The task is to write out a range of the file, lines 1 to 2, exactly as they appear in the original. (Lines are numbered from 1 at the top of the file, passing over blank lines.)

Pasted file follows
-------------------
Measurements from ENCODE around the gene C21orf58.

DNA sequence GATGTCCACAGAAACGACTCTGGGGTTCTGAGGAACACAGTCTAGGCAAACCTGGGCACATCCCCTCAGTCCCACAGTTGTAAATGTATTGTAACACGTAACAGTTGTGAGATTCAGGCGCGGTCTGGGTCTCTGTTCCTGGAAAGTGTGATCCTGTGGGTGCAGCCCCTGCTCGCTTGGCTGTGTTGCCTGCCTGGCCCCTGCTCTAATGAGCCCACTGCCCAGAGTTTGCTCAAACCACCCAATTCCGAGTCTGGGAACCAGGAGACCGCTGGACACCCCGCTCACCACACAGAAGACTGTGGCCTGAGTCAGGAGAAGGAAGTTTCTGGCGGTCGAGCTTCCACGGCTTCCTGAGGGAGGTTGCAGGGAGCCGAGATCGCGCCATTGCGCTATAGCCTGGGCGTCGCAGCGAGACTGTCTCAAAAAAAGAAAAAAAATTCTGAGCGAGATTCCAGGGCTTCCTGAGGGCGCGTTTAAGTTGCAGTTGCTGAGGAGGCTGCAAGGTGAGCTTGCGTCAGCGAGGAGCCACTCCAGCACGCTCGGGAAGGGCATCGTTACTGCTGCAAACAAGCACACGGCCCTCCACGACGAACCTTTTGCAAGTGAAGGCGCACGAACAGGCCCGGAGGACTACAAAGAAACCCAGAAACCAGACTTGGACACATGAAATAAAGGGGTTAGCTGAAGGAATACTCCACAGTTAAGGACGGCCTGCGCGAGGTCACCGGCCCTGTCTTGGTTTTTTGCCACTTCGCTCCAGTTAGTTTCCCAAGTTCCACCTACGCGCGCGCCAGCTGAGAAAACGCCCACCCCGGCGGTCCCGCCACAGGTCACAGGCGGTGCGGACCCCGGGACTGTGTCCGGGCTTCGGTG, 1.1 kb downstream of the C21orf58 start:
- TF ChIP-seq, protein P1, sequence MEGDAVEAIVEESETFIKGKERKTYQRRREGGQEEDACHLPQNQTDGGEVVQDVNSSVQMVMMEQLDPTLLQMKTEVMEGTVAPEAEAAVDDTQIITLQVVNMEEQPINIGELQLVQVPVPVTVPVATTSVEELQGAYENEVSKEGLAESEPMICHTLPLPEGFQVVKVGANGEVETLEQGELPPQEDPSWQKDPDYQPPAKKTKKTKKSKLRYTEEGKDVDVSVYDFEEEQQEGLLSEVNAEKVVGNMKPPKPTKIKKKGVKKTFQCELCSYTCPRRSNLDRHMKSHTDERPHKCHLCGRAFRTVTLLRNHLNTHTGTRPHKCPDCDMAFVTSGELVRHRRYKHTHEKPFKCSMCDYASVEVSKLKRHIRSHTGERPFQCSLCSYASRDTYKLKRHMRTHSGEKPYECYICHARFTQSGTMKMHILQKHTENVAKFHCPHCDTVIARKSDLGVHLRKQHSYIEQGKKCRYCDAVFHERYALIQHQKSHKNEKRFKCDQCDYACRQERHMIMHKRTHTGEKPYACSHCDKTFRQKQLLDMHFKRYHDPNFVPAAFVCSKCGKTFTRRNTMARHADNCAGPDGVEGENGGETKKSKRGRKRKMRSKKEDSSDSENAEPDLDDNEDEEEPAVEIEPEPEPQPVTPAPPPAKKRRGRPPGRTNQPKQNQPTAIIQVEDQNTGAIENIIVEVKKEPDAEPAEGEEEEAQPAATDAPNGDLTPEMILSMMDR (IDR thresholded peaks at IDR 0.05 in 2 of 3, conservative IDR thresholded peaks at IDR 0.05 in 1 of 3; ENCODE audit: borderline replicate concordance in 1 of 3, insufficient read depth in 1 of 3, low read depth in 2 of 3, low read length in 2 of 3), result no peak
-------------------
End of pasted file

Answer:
Measurements from ENCODE around the gene C21orf58.

DNA sequence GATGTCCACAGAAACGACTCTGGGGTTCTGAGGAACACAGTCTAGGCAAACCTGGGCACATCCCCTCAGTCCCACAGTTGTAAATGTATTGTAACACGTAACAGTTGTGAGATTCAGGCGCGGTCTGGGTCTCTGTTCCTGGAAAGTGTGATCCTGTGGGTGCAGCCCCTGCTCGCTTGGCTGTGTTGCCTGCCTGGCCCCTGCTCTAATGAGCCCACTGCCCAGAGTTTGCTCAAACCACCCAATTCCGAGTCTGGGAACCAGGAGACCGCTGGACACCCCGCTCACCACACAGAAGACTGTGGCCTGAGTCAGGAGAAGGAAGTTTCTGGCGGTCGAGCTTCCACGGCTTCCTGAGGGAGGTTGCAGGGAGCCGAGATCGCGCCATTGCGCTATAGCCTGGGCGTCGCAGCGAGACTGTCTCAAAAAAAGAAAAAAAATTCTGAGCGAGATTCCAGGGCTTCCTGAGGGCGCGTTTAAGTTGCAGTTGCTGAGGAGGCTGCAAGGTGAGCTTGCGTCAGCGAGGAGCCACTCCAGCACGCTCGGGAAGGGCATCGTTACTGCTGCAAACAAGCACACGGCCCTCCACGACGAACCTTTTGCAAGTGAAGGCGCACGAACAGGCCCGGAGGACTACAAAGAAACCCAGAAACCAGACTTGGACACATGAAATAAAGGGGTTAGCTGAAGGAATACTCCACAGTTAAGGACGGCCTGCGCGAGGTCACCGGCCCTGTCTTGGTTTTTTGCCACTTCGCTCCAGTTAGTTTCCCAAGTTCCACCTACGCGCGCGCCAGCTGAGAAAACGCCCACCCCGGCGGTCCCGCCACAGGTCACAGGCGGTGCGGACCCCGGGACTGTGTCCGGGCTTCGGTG, 1.1 kb downstream of the C21orf58 start: